Next week is already midterm week, which marks the halfway point of my time abroad. In fact, two months from today will be my first full day back in the States, which will be a culture shock of its own. Realizing I have almost two months down, but still two to go is a conflicted feeling for me. By now, I would say I’ve experienced the majority of the culture shock and also, conversely, fascination with the culture.
I’ll know I still have a lot to learn and experience, but there’s one thing that I know for sure: I was never meant to be a part of this culture. I’m constantly reminded that I’m an outsider. That’s not a bad thing. And that’s certainly not accusing anyone here of being unwelcoming or inhospitable. It’s just a simple truth, and it’s okay. It’s not a bad lesson either.
Too often we romanticize the idea of traveling somewhere and becoming “a part” of the culture. That’s a normal sentiment, of course. It’s human nature to yearn for belonging. But I was not meant to belong here. I can still be respectful towards, learn from, and assimilate as best as I can to the way of life here.
Personally, I believe there exists a boundary that I need to respect. I am okay participating when I am invited: when my host mom loans me a Kaftan for a special event, or when our program hosts a henna party for us. I’m not comfortable, however, buying a jalaba and wearing it in the street. Or claiming simply that I know what it’s like to be “Moroccan.” That would be inappropriate and incorrect. Yes, I have gotten a sense of Moroccan life, but I can only speak from my perspective, that perspective is of a white, Western, woman living in a largely non-white, non-Western society. There is no level of open-mindedness that would ever bring me to the same level. I could go through all of the motions, but the context behind them would never be the same, which is the key.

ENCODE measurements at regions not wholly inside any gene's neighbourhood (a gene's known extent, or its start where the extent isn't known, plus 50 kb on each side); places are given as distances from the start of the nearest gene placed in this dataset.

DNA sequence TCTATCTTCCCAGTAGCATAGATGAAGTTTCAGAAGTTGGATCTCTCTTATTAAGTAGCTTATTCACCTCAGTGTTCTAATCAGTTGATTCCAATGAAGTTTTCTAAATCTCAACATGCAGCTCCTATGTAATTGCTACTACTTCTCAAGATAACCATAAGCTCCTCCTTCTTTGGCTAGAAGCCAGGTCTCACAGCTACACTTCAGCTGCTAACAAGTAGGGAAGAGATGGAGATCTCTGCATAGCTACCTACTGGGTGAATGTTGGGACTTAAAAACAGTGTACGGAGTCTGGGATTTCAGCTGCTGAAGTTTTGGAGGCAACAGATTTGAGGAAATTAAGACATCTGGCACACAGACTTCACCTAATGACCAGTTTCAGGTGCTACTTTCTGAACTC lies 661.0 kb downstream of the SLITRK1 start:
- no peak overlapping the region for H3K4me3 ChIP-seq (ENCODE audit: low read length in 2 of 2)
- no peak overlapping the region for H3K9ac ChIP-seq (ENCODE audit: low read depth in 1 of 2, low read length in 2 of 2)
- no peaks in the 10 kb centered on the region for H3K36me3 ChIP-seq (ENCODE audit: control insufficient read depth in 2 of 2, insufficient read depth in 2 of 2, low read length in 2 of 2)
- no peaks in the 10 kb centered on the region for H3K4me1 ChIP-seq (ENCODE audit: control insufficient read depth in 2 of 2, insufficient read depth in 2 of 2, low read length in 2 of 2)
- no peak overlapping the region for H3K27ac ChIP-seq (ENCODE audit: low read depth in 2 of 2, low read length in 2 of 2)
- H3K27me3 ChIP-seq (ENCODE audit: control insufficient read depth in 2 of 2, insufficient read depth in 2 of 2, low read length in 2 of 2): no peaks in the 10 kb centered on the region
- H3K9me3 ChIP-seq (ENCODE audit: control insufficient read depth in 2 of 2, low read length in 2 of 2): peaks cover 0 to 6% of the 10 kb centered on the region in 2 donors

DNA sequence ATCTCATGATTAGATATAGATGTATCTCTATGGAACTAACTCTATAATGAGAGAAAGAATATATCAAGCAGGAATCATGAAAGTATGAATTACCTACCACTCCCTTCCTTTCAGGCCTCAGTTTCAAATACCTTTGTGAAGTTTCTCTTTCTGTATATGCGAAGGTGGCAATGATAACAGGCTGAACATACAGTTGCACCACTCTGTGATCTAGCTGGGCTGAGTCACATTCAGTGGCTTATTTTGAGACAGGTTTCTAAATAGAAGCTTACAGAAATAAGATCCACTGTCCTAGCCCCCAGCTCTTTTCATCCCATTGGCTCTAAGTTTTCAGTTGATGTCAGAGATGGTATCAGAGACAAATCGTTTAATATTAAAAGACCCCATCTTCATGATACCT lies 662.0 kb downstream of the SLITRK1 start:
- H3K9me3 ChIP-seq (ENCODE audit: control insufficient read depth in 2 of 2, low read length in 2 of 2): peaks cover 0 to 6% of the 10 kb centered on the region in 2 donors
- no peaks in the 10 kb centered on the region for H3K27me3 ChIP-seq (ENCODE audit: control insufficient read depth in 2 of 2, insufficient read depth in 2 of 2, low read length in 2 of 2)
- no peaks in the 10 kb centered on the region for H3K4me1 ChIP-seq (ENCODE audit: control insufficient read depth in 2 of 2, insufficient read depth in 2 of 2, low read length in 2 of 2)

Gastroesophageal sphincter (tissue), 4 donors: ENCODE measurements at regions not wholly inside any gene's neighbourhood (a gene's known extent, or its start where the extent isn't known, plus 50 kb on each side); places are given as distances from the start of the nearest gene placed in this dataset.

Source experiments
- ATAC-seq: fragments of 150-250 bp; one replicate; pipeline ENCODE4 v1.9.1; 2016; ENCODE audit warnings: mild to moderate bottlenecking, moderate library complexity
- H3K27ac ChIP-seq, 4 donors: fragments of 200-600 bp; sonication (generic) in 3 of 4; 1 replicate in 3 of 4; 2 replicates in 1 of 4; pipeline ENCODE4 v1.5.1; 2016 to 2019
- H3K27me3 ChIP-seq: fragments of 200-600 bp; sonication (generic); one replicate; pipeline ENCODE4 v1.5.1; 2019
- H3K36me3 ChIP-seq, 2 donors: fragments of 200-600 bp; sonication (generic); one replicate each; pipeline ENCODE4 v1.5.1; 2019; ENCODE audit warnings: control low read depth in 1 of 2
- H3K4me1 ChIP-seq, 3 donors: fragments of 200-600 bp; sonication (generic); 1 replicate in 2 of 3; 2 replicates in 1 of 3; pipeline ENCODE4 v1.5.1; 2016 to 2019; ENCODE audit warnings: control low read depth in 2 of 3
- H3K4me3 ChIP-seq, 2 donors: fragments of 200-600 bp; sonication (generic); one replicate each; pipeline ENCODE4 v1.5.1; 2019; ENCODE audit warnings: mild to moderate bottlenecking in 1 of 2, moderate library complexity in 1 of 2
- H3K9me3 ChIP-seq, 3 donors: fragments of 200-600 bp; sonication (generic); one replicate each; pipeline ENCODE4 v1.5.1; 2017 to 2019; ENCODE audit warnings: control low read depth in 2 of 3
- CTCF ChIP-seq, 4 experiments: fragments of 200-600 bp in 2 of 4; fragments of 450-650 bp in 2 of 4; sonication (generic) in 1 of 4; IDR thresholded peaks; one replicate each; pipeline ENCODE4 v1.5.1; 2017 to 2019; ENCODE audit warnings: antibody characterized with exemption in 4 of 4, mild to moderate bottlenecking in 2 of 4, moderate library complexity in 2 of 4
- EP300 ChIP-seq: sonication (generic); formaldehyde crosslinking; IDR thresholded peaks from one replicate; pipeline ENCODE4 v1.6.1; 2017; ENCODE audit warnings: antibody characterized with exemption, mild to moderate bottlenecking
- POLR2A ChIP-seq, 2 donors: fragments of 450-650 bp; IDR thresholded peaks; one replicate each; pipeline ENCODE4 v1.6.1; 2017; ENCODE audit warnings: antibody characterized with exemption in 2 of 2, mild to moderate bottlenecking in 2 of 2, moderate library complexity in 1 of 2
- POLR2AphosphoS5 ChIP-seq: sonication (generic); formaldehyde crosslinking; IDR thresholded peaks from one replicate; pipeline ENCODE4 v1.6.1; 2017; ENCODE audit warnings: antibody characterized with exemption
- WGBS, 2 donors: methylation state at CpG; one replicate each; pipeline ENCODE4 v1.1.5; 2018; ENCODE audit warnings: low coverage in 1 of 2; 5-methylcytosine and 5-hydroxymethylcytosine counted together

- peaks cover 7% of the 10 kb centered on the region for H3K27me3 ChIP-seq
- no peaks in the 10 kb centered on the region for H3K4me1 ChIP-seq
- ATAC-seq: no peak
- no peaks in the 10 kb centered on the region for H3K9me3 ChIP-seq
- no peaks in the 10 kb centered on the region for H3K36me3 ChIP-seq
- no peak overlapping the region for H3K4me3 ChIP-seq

This is the problem Americans have when defining cultural appropriation. Whatever American culture is can arguably be adapted by anyone because it’s so ambiguous. That’s because America is what we always refer to as the “melting pot” of religions, backgrounds, and identities. A place like Morocco has a culture that is much less ambiguous, it’s quite homogenous. It is distinctly centered on Islam and a blend of North African and Middle Eastern customs and identities. I can’t identify with any of these cultural elements; thus, I can only observe them externally. I’m grateful for this opportunity, to have another culture so closely shared with me, but again, I cannot claim to fully understand it.
On top of all of this, I want to make one other thing clear: I’m not here to speak about how anyone else should live. Who’s to say my way of life is any better? They might say the same when looking at ours. That’s why I’ve chosen not to elaborate on some of my deeper frustrations. It’s been good to have some of my beliefs tested, and I think for the best experience, it’s better to enter a country like Morocco without any preconceived notions tainted by the opinions and biases of another outsider.
I think a lot of Westerners come to countries like Morocco for short periods of time thinking they’re somehow going to change the world for the better. I am not here to tell people how to make their society “better.” They’re not asking me for it. I’m happy to engage in dialogue with the Moroccans I meet when appropriate. I’ll admit, it can still be a tricky and frustrating road to navigate, but as a 20-year-old American college student, I’m here to learn. I’m not here to change anyone but myself.
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<p>Assalamu Alaikum, Bonjour, Hello! I'm Camille and I'm currently in my second year studying Political Science and International Studies at Loyola University Chicago. I'm thrilled to be spending my semester in Rabat, Morocco and hope you all enjoy hearing about my journey! Expect bad puns and lots of pictures of food.</p>